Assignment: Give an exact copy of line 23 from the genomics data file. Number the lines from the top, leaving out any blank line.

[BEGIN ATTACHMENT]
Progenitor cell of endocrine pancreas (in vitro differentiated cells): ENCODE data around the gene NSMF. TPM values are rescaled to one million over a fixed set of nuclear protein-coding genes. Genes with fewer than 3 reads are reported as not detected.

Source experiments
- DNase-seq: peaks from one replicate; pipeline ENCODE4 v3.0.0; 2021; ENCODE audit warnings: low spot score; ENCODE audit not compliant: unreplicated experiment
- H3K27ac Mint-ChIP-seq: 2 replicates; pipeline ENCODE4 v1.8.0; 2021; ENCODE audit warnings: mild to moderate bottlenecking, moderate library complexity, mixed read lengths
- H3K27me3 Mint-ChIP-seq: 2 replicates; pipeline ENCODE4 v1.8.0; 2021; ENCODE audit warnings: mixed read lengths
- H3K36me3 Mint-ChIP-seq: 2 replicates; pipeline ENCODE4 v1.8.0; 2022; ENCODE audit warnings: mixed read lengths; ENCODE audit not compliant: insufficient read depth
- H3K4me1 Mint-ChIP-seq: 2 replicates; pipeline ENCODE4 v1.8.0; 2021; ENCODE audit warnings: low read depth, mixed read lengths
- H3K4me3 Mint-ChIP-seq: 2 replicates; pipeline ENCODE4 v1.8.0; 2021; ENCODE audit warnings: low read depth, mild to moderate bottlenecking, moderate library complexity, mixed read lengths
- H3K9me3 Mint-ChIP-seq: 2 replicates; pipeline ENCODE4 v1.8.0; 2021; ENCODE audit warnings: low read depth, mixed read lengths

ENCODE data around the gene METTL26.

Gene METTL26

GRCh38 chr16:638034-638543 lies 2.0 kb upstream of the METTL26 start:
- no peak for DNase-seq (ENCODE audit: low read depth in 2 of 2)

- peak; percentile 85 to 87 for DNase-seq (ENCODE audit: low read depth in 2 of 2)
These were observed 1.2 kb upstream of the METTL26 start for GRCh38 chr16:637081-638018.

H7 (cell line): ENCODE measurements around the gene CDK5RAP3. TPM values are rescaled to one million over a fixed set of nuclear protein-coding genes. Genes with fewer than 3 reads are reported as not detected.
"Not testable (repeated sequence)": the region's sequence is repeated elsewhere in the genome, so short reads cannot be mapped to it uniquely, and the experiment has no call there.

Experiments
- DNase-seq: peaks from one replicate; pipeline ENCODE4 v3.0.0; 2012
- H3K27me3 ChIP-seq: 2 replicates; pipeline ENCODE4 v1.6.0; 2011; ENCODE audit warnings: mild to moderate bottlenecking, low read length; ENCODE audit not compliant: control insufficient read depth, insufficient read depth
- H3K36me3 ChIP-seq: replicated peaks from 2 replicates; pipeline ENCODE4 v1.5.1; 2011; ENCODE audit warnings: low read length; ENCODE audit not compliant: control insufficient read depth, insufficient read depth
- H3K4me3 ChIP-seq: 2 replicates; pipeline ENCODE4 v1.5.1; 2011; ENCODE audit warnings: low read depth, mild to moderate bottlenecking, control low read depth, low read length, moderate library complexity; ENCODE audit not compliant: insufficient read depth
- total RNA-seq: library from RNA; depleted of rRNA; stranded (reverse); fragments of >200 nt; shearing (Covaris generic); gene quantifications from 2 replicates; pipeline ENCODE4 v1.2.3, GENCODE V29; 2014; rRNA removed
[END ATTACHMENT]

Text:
- total RNA-seq: library from RNA; depleted of rRNA; stranded (reverse); fragments of >200 nt; shearing (Covaris generic); gene quantifications from 2 replicates; pipeline ENCODE4 v1.2.3, GENCODE V29; 2014; rRNA removed